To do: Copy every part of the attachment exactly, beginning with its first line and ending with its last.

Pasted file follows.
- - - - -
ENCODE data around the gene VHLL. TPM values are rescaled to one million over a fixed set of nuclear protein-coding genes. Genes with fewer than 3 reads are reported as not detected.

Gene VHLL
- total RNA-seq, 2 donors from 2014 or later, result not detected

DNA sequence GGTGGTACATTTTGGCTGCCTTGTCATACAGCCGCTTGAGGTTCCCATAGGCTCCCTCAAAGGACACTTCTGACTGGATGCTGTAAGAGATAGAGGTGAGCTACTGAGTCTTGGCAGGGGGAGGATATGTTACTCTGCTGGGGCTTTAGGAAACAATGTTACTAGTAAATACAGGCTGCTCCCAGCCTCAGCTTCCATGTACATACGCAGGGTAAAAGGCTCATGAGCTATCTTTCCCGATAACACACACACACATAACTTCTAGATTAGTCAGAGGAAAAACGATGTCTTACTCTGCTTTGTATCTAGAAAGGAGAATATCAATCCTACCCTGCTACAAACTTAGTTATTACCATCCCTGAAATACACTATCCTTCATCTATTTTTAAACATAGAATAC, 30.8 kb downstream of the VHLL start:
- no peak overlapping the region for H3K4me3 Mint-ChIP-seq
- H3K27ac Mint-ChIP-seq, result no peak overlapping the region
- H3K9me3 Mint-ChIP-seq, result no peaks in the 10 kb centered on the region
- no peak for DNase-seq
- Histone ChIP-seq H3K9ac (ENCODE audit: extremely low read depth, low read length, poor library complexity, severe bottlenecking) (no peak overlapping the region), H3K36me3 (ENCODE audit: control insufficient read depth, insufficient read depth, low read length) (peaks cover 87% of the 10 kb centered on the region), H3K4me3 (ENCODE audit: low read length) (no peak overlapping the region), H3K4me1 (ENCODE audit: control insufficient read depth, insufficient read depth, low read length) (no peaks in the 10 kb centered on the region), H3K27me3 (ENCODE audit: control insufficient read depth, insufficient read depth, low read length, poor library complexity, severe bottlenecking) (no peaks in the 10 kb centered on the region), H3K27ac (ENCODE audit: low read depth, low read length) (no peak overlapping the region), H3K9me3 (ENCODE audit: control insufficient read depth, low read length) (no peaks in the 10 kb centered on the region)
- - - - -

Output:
ENCODE data around the gene VHLL. TPM values are rescaled to one million over a fixed set of nuclear protein-coding genes. Genes with fewer than 3 reads are reported as not detected.

Gene VHLL
- total RNA-seq, 2 donors from 2014 or later, result not detected

DNA sequence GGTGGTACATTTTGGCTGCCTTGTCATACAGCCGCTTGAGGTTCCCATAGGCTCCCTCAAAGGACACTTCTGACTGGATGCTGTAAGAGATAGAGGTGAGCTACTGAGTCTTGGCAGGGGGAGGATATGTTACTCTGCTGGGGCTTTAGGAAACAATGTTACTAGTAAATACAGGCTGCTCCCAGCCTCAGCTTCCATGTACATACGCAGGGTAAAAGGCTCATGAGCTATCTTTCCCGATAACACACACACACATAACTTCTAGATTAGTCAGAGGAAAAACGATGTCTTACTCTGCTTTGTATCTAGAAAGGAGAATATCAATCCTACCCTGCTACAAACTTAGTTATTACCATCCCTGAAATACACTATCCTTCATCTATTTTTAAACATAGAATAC, 30.8 kb downstream of the VHLL start:
- no peak overlapping the region for H3K4me3 Mint-ChIP-seq
- H3K27ac Mint-ChIP-seq, result no peak overlapping the region
- H3K9me3 Mint-ChIP-seq, result no peaks in the 10 kb centered on the region
- no peak for DNase-seq
- Histone ChIP-seq H3K9ac (ENCODE audit: extremely low read depth, low read length, poor library complexity, severe bottlenecking) (no peak overlapping the region), H3K36me3 (ENCODE audit: control insufficient read depth, insufficient read depth, low read length) (peaks cover 87% of the 10 kb centered on the region), H3K4me3 (ENCODE audit: low read length) (no peak overlapping the region), H3K4me1 (ENCODE audit: control insufficient read depth, insufficient read depth, low read length) (no peaks in the 10 kb centered on the region), H3K27me3 (ENCODE audit: control insufficient read depth, insufficient read depth, low read length, poor library complexity, severe bottlenecking) (no peaks in the 10 kb centered on the region), H3K27ac (ENCODE audit: low read depth, low read length) (no peak overlapping the region), H3K9me3 (ENCODE audit: control insufficient read depth, low read length) (no peaks in the 10 kb centered on the region)